Dr. Daniela Drago is an Expert Consultant at NDA Partners. She has significant global expertise in the development of small molecules, biologics, cell & gene therapies, and combination products in multiple rare and common disease areas, including ophthalmology, neurology, and oncology. During her career, Daniela has held senior global regulatory and medical affairs positions at Biogen, F. Hoffman-La Roche, Vifor Pharma, Aurion Biotech, and Bausch & Lomb. She was formerly an Associate Professor at George Washington University’s School of Medicine. Currently, she serves on the Regulatory Affairs Certification's Board of Directors, the Executive Committee of the American Course on Drug Development and Regulatory Science (ACDRS), and the Regulatory Affairs Committee of the American Society of Gene and Cell Therapy (ASGCT). She is a TOPRA fellow (FTOPRA) and a fellow of the Regulatory Affairs Professional Society (FRAPS). Daniela has received several awards, including the TOPRA Award for Regulatory Excellence and the RAPS Community Leadership Award. She received her Ph.D. in Chemistry from the Swiss Federal Institute of Technology (ETH Zurich, Switzerland).
FDA meetings: How to hold a successful meeting across the drug development lifecycle
This continuing professional development supplement discusses the available meeting options for products regulated by CDER and CBER, which should help the reader select the appropriate avenue to receive the Agency’s advice and develop a viable regulatory interactions strategy.
- CPD Supplement
The Olaratumab experience
As highlighted within this CPD article, a conditional marketing authorisation (CMA) can be revoked in Europe. However only one occurrence has occurred since 2006 (in April 2019). Lartruvo (olaratumab), a humanised antibody, was granted a CMA via accelerated assessment on 9 November 2016 for adult patients with a locally advanced, ...
- CPD Supplement
Qualification of stride velocity endpoint in Duchenne Muscular Dystrophy
In April 2019, the Committee for Medicinal Products for Human Use (CHMP) issued a qualification opinion on stride velocity as an endpoint in clinical studies of medicines for the treatment of Duchenne Muscular Dystrophy (DMD). Mutations in the dystrophin gene cause this inherited, x-linked disorder which causes progressive muscle weakness ...
- CPD Supplement
Digital health technologies – an overview of EU and US frameworks
Digital health technologies have revolutionised the global healthcare system. This continuing professional development supplement provides an overview of the qualification frameworks for digital health technologies, which are used as drug development tools in the EU and the US.
Gene therapy: regional assessment comparison
Axicabtagene ciloleucel (tradename YESCARTA) is an autologous chimeric antigen receptor T-cell (CAR-T) therapy that targets CD19 and is approved for the treatment of aggressive, relapsed or refractory forms of B-cell non-Hodgkins lymphoma (NHL). The active substance is composed of a patient’s cells that have undergone ex vivo modification, which causes ...
Global regulatory frameworks for the development of gene therapy products
Gene therapies have the potential to revolutionise the global healthcare system. Some of these products may offer curative benefits to patients with devastating conditions. This continuing professional development (CPD) supplement provides an overview of the regulatory framework for the development of gene therapy products in key markets.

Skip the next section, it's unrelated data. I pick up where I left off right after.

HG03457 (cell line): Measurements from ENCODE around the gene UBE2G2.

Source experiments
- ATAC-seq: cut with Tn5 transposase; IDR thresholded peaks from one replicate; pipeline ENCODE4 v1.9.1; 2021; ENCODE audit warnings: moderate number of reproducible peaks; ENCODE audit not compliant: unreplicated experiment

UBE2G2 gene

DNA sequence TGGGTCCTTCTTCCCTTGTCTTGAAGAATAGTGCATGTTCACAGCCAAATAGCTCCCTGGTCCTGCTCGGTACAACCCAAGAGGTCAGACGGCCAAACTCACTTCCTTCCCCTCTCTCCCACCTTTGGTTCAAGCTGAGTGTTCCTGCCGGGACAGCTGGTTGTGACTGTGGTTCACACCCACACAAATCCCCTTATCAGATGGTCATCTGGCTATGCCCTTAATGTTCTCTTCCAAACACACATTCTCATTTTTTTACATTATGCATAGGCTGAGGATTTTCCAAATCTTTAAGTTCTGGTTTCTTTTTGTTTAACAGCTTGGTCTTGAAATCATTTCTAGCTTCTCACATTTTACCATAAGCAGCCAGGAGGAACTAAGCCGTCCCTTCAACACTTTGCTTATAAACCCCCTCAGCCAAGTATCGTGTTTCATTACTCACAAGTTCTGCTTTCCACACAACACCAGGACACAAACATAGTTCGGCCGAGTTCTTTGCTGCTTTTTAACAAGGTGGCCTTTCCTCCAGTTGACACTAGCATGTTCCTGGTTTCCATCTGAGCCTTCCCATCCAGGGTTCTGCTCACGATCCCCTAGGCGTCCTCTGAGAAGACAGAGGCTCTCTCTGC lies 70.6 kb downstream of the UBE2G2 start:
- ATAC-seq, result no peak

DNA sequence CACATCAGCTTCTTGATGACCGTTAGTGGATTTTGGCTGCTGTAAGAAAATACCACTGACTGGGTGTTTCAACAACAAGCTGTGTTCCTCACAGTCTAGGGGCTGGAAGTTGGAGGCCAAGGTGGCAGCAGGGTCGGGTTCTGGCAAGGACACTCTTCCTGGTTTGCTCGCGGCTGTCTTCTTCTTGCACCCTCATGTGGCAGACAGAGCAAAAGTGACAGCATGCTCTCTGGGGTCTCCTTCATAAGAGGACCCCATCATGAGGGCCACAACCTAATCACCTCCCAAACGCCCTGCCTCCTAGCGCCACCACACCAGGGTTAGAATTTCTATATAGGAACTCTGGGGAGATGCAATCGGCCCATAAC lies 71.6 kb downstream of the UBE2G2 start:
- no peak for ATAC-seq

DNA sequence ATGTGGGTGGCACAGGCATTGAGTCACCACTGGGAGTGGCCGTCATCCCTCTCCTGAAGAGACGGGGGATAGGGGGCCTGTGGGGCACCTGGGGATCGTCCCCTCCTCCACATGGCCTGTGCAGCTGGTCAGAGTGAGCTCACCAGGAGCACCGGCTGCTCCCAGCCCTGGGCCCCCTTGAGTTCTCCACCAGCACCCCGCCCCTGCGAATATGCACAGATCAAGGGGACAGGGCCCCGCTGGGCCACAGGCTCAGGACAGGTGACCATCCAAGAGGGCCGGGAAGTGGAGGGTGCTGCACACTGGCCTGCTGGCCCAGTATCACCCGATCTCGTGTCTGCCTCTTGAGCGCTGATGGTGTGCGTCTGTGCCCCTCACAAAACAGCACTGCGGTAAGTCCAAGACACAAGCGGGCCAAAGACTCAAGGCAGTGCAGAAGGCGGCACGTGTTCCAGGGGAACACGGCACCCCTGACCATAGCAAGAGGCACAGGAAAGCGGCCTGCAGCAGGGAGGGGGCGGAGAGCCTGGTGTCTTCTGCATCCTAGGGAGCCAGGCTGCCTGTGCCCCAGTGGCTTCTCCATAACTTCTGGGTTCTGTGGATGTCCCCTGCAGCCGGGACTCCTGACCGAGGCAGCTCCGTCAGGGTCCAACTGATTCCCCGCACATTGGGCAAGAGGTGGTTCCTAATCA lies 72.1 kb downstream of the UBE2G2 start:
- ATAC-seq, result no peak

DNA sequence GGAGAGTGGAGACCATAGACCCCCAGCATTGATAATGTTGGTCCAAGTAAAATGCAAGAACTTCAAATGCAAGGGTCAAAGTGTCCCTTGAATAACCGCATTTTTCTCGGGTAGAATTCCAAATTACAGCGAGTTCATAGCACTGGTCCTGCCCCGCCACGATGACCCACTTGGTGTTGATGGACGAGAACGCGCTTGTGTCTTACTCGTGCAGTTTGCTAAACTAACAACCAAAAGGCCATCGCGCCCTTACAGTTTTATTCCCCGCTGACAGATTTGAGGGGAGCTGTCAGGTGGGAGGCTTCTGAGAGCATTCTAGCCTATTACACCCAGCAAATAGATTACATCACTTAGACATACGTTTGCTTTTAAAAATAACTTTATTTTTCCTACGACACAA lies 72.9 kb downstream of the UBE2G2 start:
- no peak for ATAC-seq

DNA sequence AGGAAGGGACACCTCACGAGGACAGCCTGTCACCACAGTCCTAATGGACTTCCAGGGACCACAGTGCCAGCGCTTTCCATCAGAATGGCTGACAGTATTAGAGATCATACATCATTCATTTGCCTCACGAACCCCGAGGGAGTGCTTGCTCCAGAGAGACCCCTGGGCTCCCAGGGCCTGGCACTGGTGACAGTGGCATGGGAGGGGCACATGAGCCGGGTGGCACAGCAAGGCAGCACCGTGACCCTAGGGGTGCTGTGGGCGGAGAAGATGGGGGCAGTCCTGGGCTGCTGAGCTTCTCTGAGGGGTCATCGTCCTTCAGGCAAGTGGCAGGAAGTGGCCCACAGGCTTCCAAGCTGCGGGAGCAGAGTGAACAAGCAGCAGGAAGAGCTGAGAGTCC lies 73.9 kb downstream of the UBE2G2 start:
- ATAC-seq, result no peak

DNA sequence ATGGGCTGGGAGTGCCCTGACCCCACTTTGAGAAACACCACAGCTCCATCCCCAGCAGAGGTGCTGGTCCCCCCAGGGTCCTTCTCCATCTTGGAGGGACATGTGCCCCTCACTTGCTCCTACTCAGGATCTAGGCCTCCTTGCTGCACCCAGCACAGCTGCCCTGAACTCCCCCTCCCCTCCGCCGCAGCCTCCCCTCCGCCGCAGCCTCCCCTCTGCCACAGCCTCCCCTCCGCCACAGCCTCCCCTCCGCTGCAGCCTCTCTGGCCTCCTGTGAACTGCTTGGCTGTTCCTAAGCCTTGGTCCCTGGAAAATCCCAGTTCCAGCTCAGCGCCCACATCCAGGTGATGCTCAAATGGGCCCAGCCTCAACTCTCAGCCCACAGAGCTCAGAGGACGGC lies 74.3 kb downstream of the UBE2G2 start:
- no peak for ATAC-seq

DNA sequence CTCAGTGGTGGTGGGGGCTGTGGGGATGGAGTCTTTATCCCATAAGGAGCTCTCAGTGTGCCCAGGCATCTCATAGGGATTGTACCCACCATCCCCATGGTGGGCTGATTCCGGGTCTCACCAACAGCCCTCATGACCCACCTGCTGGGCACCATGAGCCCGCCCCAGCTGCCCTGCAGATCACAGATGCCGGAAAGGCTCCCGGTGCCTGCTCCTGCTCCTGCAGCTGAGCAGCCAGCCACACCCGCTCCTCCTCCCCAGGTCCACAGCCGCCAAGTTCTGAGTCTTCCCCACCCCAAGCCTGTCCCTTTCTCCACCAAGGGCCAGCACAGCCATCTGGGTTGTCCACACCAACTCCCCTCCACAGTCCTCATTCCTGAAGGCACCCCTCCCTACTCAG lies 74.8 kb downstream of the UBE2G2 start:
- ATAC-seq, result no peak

- CPD Supplement
Expedited drug development regulatory pathways in the EU and the US
This continuing professional development (CPD) supplement focuses on the regulatory framework available to drug developers for expediting their products’ development and review processes in the EU and US. These mechanisms are relevant for products which address an unmet medical need in the treatment of a serious and/or life-threatening condition.
EU PIP breast implant withdrawal
The Poly Implant Prothèse (PIP) silicone breast implant failures had a socioeconomic impact at an international level, affecting nearly 400,000 patients in 55 different countries, and resulted in major EU regulatory updates. PIP was a French company founded in 1991 and it produced approximately two million sets of silicone breast ...
Fundamentals of the European devices regulatory framework
In the EU, the development of medical devices is supported by the European Commission Directive (93/42/EEC Medical Devices Directive). To this, the EU has a unique system in dealing with medical devices, iconised as the CE Marking, which provides the right for the products to be commercialised in the EU. This continuing professional development supplement presents the unique system of medical devices that is currently applied in the EU. Additionally, the new regulation of medical devices (EU 2017/745 Medical Device Regulation) is also covered.
Eluvia: a drug-eluting stent
Peripheral arterial disease (PAD) affects around 8–12 million people in the US. The strong association with ageing, tobacco smoking, and diabetes means that the prevalence of PAD will continue to increase in the coming years. Although 20–50% of patients with PAD are asymptomatic, they are still at significant risk of ...
FDA regulatory pathways for medical devices
The regulations, developed as a result of the 1976 Medical Device Amendments to the Food, Drug, and Cosmetic Act of 1938, share a common goal with the pharmaceutical regulations: they both strive to ensure that new medical treatments reach the public as quickly as possible while protecting patients and ensuring that the new treatments have a positive benefit–risk balance. However, they approach this goal in different ways. This continuing professional development supplement explains the fundamentals of the FDA regulatory pathways for medical device manufacturers that wish to bring their products to the US market.